Surrey director of cricket Alec Stewart admits it may be best for the long-term health of county cricket if there is no action this season.
The professional game in England and Wales remains suspended due to the coronavirus pandemic and will not start until July 1 at the earliest.
While Stewart remains hopeful that some county cricket will be played in 2020, he knows the game has to be realistic when it comes to making the big decisions that will impact on the next few years.
In an interview with the Telegraph, Stewart said: “If the county cricket is not a cost effective exercise then I can understand why there would be opposition and the view ‘why not save money and play next year?’
“Tough decisions have to be made for the health of individuals but (also) the health of the game. Those tough financial decisions will not just be about this year but will be important for the next five years as well.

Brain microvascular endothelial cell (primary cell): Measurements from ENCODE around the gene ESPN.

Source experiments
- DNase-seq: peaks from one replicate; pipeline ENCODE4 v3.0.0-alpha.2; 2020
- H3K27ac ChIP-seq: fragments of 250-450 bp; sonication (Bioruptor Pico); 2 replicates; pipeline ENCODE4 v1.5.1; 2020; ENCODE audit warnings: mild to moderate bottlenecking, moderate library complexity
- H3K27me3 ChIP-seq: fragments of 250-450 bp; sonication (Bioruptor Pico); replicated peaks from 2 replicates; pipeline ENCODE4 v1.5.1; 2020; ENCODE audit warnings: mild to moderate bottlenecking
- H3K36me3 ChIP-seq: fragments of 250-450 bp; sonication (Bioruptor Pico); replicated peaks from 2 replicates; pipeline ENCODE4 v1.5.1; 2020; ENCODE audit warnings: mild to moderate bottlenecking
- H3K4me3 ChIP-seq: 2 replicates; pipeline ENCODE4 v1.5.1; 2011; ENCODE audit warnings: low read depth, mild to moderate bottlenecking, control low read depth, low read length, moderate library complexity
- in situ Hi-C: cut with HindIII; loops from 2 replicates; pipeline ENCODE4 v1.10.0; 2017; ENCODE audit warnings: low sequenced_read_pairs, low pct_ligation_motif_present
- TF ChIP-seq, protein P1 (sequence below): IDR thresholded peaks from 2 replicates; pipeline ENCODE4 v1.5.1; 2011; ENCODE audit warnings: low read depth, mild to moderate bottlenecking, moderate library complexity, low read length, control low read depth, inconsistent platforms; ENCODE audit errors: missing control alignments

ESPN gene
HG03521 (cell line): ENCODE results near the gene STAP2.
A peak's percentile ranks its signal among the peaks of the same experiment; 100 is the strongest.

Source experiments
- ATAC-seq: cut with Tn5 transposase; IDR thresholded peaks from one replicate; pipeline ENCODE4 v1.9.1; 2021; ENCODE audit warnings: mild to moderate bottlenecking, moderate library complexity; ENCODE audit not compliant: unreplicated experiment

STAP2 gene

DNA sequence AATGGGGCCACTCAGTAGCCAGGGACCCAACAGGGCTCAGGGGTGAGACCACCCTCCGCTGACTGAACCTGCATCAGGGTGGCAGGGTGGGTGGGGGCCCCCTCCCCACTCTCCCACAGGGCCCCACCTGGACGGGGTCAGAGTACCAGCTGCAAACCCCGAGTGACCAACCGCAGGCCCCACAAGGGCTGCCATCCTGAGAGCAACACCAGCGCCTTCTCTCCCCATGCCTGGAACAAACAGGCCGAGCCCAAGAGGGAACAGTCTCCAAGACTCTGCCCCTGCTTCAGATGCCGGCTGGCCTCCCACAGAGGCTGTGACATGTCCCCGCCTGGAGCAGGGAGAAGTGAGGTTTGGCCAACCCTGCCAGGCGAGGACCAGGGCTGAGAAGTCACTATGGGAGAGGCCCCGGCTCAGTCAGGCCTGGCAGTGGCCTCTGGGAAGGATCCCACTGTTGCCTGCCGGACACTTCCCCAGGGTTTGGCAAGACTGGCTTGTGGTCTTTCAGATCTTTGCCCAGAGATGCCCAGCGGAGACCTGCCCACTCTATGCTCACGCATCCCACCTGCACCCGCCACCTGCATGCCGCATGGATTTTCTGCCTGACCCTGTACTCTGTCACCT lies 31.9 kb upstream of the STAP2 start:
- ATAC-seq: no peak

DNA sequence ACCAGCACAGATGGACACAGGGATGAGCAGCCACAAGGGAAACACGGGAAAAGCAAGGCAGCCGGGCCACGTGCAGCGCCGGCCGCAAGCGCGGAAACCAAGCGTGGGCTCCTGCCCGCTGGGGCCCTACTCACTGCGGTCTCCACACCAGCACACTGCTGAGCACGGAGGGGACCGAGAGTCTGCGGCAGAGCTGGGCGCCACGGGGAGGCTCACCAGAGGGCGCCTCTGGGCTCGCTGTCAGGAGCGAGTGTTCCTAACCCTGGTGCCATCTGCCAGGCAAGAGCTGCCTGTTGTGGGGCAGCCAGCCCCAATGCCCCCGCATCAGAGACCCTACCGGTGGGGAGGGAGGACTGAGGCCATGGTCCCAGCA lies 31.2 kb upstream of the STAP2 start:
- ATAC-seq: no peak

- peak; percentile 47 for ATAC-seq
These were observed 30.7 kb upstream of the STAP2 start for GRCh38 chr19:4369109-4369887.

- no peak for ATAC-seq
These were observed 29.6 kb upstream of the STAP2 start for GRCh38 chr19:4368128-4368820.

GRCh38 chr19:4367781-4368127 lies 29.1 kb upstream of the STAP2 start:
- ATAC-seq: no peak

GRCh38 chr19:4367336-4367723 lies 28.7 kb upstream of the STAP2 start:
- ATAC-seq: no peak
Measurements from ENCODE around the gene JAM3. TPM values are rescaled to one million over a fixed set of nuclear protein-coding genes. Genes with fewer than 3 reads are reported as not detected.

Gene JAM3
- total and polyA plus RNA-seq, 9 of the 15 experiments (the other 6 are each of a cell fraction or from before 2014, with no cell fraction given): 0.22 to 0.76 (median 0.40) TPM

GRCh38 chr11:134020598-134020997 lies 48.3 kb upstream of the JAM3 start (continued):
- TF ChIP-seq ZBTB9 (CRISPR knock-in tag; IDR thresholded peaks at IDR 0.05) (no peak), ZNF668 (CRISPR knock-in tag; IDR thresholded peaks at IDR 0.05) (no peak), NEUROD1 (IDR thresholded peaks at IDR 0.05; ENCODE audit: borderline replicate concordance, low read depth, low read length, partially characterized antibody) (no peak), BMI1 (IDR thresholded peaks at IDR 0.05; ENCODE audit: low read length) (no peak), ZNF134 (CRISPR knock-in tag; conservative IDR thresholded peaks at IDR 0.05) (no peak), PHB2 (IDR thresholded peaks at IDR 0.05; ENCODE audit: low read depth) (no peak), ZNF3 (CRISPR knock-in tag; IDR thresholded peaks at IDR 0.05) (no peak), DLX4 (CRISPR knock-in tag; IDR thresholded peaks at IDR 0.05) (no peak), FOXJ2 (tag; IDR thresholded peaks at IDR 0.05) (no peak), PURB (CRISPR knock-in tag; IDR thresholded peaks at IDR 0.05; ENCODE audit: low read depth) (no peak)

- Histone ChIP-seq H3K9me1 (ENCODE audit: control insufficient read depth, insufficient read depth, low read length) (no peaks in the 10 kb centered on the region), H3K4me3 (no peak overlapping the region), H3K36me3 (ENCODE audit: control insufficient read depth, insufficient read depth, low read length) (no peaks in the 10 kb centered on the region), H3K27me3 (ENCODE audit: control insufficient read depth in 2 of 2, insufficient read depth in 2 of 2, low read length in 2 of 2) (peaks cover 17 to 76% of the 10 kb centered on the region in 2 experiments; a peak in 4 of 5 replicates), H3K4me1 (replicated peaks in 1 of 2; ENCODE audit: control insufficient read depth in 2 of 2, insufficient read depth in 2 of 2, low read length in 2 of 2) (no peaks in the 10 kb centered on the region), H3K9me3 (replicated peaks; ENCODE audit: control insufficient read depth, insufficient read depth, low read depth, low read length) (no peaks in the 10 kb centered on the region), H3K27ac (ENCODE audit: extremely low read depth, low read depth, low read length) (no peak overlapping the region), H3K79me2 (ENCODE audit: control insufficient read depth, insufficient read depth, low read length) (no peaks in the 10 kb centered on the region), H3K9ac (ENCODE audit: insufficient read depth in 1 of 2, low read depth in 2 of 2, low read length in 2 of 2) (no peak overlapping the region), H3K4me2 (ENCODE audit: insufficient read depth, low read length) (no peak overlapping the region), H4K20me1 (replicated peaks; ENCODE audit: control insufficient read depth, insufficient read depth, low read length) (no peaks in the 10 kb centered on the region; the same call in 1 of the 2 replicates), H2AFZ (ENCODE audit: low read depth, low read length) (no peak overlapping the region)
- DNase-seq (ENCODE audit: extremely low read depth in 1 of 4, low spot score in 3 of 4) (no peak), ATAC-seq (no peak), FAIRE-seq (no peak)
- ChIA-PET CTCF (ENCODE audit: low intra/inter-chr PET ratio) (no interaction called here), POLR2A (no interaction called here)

“In financial terms county clubs are generally on the same level as division one or two football clubs and everyone will find it hard if for example it costs £30,000 a week for testing twice a week. Times that by 18 counties and then that is a massive figure.”
Stewart has also raised concerns about the impact a missed season could have on player development and is worried those players may also be hampered when it comes to winter tours abroad.
“It could be another year by the time they play again. By then they may have gone 18 months without any competitive cricket,” he added.
“A lot of younger players when they first leave school will go to Australia for the winter and play grade cricket. Will Australia be letting people in? We have the second highest death rate in the world.
“If you flipped it and asked would we be sending our lads to somewhere with the second highest death rate I think there would be doubts. That sounds negative. I will be as positive as possible but I have to be realistic as well.”